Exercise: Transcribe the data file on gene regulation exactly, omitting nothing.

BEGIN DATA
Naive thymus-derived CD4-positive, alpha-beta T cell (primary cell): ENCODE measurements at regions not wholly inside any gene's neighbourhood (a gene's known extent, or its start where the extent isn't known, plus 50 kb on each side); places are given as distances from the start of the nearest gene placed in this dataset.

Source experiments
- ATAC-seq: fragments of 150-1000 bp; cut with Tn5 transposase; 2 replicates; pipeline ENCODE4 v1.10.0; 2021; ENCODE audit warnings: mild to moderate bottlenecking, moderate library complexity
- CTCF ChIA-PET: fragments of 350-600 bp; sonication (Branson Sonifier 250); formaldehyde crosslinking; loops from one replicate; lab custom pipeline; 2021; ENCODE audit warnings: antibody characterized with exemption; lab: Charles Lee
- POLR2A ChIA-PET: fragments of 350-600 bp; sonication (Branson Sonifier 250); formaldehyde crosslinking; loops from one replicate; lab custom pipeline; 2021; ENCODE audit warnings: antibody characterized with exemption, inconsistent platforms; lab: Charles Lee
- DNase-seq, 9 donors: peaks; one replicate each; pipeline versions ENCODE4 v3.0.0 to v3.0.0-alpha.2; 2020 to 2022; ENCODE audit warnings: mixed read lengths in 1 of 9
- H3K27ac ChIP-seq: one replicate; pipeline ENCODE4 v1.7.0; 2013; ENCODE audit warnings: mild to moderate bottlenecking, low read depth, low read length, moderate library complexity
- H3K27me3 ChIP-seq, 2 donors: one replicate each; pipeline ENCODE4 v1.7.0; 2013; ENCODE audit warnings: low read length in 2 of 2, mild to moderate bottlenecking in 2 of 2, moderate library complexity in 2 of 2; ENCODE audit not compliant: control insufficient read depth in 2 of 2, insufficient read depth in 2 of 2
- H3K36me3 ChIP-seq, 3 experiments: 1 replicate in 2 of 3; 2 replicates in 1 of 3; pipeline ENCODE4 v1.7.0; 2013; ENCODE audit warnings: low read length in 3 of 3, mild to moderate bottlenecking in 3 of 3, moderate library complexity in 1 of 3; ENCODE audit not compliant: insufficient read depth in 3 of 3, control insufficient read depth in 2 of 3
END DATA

Naive thymus-derived CD4-positive, alpha-beta T cell (primary cell): ENCODE measurements at regions not wholly inside any gene's neighbourhood (a gene's known extent, or its start where the extent isn't known, plus 50 kb on each side); places are given as distances from the start of the nearest gene placed in this dataset.

Source experiments
- ATAC-seq: fragments of 150-1000 bp; cut with Tn5 transposase; 2 replicates; pipeline ENCODE4 v1.10.0; 2021; ENCODE audit warnings: mild to moderate bottlenecking, moderate library complexity
- CTCF ChIA-PET: fragments of 350-600 bp; sonication (Branson Sonifier 250); formaldehyde crosslinking; loops from one replicate; lab custom pipeline; 2021; ENCODE audit warnings: antibody characterized with exemption; lab: Charles Lee
- POLR2A ChIA-PET: fragments of 350-600 bp; sonication (Branson Sonifier 250); formaldehyde crosslinking; loops from one replicate; lab custom pipeline; 2021; ENCODE audit warnings: antibody characterized with exemption, inconsistent platforms; lab: Charles Lee
- DNase-seq, 9 donors: peaks; one replicate each; pipeline versions ENCODE4 v3.0.0 to v3.0.0-alpha.2; 2020 to 2022; ENCODE audit warnings: mixed read lengths in 1 of 9
- H3K27ac ChIP-seq: one replicate; pipeline ENCODE4 v1.7.0; 2013; ENCODE audit warnings: mild to moderate bottlenecking, low read depth, low read length, moderate library complexity
- H3K27me3 ChIP-seq, 2 donors: one replicate each; pipeline ENCODE4 v1.7.0; 2013; ENCODE audit warnings: low read length in 2 of 2, mild to moderate bottlenecking in 2 of 2, moderate library complexity in 2 of 2; ENCODE audit not compliant: control insufficient read depth in 2 of 2, insufficient read depth in 2 of 2
- H3K36me3 ChIP-seq, 3 experiments: 1 replicate in 2 of 3; 2 replicates in 1 of 3; pipeline ENCODE4 v1.7.0; 2013; ENCODE audit warnings: low read length in 3 of 3, mild to moderate bottlenecking in 3 of 3, moderate library complexity in 1 of 3; ENCODE audit not compliant: insufficient read depth in 3 of 3, control insufficient read depth in 2 of 3